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  • Jul 26, 2014
  • Updated: 9:06pm

UK fraud office starts probe at Rolls-Royce over China-related bribery allegations

PUBLISHED : Tuesday, 24 December, 2013, 1:55am
UPDATED : Tuesday, 24 December, 2013, 10:54pm

Rolls-Royce Holdings, Europe's largest maker of commercial aircraft engines, said Britain's Serious Fraud Office has begun a formal investigation related to potential wrongdoing in business dealings in Asia.

"Further to our announcement of December 6 2012, relating to concerns about bribery and corruption in overseas markets, we have been informed by the Serious Fraud Office that it has now commenced a formal investigation into these matters," the London-based company said in a statement yesterday.

Nilima Fox, an SFO spokeswoman, did not immediately comment on the probe.

Rolls-Royce last year identified "matters of concern" in China and Indonesia in a review spurred by an inquiry from the SFO.

Chief executive John Rishton told investors at this year's annual general meeting in May that neither he nor the company board would tolerate "improper business conduct of any sort". In addition to tightening how it works with advisers and consultants, the engine maker introduced additional training on anti-bribery and corruption policies worldwide this year, according to its annual report.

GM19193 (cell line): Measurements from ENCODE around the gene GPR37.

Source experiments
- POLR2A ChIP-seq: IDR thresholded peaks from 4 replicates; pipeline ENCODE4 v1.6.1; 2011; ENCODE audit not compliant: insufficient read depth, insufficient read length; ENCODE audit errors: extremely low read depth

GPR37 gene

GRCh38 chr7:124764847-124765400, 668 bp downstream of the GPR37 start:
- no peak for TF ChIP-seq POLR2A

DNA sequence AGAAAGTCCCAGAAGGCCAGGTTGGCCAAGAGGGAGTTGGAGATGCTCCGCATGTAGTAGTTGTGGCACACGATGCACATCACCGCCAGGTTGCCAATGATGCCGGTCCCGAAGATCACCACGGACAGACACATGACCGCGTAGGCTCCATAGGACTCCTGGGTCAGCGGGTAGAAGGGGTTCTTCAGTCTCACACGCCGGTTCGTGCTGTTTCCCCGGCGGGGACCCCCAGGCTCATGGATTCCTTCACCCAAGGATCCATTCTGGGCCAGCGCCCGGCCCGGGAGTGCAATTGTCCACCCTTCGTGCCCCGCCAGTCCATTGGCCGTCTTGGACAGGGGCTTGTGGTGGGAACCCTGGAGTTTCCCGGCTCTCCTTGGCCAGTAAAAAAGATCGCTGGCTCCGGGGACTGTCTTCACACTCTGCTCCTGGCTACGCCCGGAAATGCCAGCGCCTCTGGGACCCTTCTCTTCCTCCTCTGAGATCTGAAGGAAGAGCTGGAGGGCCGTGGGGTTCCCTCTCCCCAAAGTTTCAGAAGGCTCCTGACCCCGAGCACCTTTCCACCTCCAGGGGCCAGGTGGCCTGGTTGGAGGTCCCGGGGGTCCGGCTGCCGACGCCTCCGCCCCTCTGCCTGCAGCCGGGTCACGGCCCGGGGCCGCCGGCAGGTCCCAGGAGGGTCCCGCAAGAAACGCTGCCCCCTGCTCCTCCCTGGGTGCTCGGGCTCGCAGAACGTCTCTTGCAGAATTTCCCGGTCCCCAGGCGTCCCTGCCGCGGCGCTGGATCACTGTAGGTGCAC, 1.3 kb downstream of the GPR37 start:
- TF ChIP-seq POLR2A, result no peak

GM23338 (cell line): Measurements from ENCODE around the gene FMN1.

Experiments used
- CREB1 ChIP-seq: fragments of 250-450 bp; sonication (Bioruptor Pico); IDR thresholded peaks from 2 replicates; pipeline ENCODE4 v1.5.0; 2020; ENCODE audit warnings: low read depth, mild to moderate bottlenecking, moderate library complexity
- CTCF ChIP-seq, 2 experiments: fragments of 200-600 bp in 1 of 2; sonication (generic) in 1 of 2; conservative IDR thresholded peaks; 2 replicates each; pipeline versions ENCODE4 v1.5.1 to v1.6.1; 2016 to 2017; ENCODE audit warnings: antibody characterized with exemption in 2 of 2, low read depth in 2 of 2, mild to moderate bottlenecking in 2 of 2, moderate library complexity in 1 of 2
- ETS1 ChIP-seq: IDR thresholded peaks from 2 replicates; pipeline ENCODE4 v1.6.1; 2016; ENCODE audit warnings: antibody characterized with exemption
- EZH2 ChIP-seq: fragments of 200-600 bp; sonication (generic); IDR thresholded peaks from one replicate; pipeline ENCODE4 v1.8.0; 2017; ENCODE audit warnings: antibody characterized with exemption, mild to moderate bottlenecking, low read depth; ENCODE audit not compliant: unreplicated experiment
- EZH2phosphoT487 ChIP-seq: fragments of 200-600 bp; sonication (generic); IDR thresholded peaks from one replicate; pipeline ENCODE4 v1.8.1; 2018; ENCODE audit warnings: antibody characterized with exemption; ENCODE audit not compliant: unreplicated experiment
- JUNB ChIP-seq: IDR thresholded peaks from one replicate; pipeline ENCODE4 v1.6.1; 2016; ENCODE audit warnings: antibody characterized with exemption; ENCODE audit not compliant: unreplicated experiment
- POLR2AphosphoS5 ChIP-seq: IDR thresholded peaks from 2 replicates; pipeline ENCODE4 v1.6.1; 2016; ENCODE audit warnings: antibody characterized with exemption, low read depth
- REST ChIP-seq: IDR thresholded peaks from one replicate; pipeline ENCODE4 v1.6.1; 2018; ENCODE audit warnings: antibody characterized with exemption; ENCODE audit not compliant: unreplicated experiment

The company's stock reversed its gain after the announcement, falling as much as 15 pence, or 1.2 per cent, to 1,228 pence in London. The shares have gained 42 per cent this year.

"These things can be very serious for individuals involved and they tend to result in cultural change in companies. If you look at the financial cost of the fines, they are rarely very large," Nick Cunningham, a London-based analyst at Agency Partners said. Even if Rolls-Royce were to be found guilty, this would "have very little impact" on the firm's financial performance, he said.


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British arms manufacturers, engineering and pharmaceutical companies are up to their eyes in bribery in overseas markets because that's what oils the wheels of business worldwide. The British government both knows this and affords protection against prosecution of these companies' top officials "because they provide jobs" (check this out re the huge British Aerospace bribery scandal in involving slush fund payments to Middle East princes a few years ago). The biggest joke of all is that pro-democracy campaigners in Hong Kong are so naive they believe that Western style democracy prevents corruption and produces honest government.
"Even if Rolls-Royce were to be found guilty,
this would "have very little impact"
on the firm's financial performance"
So Cameron won't have to pack a team to Beijing again
such as the November mission for GSK
and the Bribery Act may act
as it were intact



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